Shay’s undergraduate modules at City will include ‘Investigating Western Music 1’, ‘The Classical Style: Music, Aesthetics, Society’, as well as supervision of Major Projects. He is also coordinating the MA module ‘Critical Readings’, contributing to ‘Performance as Research’ and involved in performance (he sometimes plays the piano too).

Shay co-organised the international conference Tonality in Perspective (King’s College London, 27-29 March 2008), which attracted prominent analysts and theorists. He is also the Society for Music Analysis’s information officer, and in that capacity will soon blog about an important SMA event this week (21-22 September).

Liam Cagney publishes in Musical Criticism, Sinfini Classical and the Daily Telegraph

Doctoral student Liam Cagney, who is being supervised by Ian Pace, has recently had a few articles published in the press.

Back in March he interviewed the Irish composer Gerald Barry for Musical Criticism (, and reviewed Einstein on the Beach at the Barbican for the same publication (

For Sinfini Classical, a classical music website funded by Universal Records, he wrote an article on Minimalism and pop music; the first article in a four-part series which will explore contemporary classical music’s crossovers with other genres (

And during the summer, Liam reviewed the premiere production of George Benjamin’s new opera Written on Skin at Festival Aix in France for the Daily Telegraph (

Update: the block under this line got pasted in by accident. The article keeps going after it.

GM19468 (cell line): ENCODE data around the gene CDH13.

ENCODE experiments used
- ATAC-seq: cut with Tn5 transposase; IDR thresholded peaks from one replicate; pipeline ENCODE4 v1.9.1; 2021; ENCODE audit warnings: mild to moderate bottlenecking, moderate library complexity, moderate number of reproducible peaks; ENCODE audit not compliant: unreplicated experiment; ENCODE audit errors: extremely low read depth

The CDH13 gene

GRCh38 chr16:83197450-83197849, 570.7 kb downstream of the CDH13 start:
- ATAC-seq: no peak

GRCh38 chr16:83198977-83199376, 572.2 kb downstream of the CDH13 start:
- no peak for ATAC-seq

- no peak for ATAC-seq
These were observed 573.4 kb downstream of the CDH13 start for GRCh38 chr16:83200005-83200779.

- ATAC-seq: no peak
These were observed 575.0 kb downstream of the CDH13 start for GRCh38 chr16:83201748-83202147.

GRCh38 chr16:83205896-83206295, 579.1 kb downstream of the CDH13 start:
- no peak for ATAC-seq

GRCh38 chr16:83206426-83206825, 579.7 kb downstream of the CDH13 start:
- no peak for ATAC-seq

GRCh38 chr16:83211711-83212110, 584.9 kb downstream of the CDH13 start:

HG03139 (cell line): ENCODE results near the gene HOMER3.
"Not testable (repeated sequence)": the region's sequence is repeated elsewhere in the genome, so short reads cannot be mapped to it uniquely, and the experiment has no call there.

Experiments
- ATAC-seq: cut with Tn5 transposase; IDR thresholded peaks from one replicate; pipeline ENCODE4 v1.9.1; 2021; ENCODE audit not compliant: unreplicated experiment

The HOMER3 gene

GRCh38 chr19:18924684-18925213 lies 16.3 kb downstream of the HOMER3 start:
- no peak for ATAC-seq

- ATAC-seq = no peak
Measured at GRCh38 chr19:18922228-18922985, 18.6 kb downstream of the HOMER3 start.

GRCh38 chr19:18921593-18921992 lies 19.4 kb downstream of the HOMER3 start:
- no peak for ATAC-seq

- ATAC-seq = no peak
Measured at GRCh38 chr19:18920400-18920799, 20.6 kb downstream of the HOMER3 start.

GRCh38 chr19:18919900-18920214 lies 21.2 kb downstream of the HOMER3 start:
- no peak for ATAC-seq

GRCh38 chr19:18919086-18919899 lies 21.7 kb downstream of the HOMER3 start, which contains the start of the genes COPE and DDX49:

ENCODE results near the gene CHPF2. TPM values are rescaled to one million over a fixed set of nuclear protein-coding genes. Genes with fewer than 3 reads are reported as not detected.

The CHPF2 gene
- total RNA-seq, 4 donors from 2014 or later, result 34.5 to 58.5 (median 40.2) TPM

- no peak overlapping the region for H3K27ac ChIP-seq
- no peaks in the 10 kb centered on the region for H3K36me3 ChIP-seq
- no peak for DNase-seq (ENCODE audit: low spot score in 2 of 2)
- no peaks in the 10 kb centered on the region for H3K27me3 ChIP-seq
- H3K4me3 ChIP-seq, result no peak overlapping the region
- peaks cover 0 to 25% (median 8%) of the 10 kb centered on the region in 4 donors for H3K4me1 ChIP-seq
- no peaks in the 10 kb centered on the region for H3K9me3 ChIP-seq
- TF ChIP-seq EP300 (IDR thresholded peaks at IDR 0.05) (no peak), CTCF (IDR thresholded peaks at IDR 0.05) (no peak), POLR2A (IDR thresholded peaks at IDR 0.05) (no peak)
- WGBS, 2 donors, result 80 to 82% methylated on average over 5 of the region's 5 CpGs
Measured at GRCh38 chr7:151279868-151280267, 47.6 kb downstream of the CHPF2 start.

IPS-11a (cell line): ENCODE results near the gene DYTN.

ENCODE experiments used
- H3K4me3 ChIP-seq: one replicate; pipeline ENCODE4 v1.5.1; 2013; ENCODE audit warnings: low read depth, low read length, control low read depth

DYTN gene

Dr Miguel Mera addresses international conference in Andalucia, Spain

Dr Miguel Mera gave a presentation entitled ‘audiovisual composition: functional, narrative and aesthetic criteria’ (La creacion musical para el audiovisual: criterios esteticos narrativos y funcionales) at the International University of Andalucia. The event was held in the beautiful town of Baeza which is a UNESCO world heritage site and contains the best-preserved examples of  Renaissance architecture in Spain.

Dr Mera’s presentation, which discussed various aspects of film composition practice, provided some insights into the dynamics between objectives, processes and final results.

Pictured (from left to right): Dr Kiko Mora (Universidad de Alicante), Professor Philip Tagg (University of Huddersfield), Dr Eduardo Viñuela Suárez (Universidad de Oviedo), Dr Miguel Mera  (City University), Cande Sánchez Olmos (Universidad de Alicante), Dr Teresa Fraile Prieto (Universidad de Extremadura), Dr Joaquin López González (Universidad de Granada).